(WASHINGTON) — Just a day after the Justice Department announced a series of indictments targeting the Chinese government’s alleged efforts to intimidate dissidents living in the U.S., senior FBI officials on Wednesday raised alarm about what they described as an “inflection point” in authoritarian regimes seeking to engage in similar acts of so-called “transnational repression” in America and other countries.
“We are really trying to emphasize this moment in time because … we have really seen an inflection point in the tactics and tools and the level of risk and the level of threat that has changed over the past few years,” a senior FBI counterintelligence official said in a background call with reporters.
The officials pointed to what they said were a number of recent cases with countries like China and Iran engaging in increasingly brazen attempts to intimidate or harass critics of their regimes inside the U.S.
In addition to the three indictments unsealed earlier this week that detailed, among other acts, how the U.S. says Chinese security officials had set up a “police station” in New York City that was allegedly used to spy on or intimidate Chinese dissidents — the FBI officials also pointed to a growing trend where officials in China and Iran have utilized private investigators inside the U.S. to spy on some of their countries’ most vocal critics.
China has called the U.S. accusations “groundless.”
The Justice Department earlier this year charged three men in an alleged murder-for-hire plot targeting Iranian American journalist Masih Alinejad, even after prosecutors the previous year exposed what they said was an Iranian plot to kidnap Alinejad that had utilized the services of a network of private investigators in the U.S.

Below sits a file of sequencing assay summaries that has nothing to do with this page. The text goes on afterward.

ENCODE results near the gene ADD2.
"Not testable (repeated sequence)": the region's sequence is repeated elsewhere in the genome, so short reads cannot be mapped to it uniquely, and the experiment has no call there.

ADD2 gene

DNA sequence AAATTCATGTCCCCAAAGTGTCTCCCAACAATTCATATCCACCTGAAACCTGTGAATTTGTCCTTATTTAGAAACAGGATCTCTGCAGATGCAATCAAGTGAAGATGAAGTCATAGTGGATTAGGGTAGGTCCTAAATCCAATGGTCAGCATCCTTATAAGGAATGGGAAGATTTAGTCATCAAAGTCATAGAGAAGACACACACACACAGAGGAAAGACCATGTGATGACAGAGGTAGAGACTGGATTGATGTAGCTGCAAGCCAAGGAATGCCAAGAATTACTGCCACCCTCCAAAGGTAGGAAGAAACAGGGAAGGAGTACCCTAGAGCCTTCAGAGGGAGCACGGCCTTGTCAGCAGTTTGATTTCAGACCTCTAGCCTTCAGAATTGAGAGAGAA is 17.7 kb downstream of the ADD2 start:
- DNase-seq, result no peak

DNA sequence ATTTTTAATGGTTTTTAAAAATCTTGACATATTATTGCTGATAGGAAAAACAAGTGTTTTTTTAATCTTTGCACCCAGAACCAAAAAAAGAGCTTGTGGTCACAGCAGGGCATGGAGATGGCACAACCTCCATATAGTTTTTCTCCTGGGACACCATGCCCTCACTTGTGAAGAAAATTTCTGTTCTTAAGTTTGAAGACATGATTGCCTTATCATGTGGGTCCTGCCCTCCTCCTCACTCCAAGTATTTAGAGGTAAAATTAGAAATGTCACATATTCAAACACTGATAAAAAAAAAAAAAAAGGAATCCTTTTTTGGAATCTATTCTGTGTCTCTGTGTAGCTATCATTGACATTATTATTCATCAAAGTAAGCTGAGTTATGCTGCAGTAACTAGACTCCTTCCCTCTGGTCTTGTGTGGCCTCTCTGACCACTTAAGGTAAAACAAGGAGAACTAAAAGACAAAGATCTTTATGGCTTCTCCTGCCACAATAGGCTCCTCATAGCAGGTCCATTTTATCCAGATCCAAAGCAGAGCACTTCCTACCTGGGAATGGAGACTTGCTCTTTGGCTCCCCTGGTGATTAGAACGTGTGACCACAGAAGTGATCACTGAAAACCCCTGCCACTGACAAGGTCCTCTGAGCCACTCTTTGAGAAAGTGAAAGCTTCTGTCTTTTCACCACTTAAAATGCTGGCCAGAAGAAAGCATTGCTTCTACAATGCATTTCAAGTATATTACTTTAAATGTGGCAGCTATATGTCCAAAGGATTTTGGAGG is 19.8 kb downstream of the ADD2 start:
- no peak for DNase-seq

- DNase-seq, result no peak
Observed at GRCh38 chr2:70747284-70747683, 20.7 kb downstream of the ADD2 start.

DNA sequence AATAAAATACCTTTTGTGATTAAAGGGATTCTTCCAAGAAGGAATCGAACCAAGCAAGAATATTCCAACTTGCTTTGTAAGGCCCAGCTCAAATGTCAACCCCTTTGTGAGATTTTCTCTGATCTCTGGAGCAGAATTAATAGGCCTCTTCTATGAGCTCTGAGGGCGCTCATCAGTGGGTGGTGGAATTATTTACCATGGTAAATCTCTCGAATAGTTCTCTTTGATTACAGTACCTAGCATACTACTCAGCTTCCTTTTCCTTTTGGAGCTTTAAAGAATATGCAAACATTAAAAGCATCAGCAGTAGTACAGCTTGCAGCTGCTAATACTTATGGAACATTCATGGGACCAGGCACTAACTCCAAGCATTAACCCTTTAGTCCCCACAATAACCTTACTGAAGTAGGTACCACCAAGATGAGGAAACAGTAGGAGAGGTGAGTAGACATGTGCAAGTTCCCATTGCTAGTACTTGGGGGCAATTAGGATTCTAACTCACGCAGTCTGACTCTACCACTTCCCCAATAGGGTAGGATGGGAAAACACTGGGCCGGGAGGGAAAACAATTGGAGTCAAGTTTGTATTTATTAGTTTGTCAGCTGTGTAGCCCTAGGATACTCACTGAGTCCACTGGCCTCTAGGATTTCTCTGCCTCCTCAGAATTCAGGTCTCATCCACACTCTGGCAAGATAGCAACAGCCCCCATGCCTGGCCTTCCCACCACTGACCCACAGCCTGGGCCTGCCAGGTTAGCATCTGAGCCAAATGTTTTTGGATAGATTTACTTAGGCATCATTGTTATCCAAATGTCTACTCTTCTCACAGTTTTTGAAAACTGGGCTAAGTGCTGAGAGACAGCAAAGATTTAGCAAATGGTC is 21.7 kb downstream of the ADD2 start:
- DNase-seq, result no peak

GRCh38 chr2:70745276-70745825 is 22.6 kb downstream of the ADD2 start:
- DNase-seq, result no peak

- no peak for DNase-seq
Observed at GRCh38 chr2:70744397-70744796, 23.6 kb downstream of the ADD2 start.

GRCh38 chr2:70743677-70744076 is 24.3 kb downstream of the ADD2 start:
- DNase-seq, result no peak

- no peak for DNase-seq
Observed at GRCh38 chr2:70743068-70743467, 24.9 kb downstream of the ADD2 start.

And last year, federal prosecutors in Brooklyn unveiled charges against five people accused of acting as agents of China’s secret police for allegedly stalking critics of the People’s Republic of China. One of the men charged allegedly used a private investigator to try and dig up compromising information on a candidate for Congress in New York who was a former Tiananmen Square protester.
“A lot of these are new tactics and lines that are being crossed that we have not seen China and Iran do on U.S. soil in previous investigations,” one official said.
While the officials declined to characterize the number of transnational repression investigations currently ongoing, they said the recent ratcheting up in activity to target dissidents abroad appears more broadly to be “part of the struggle between democracy and authoritarianism that has increased over the last few years.”
The officials said they are urging other members of dissident or diaspora communities who may have experienced similar harassment or intimidation to contact the FBI and visit the bureau’s website, where there is a threat intimidation guide that has been translated into over 60 languages that can help guide victims to the resources that are available to them.
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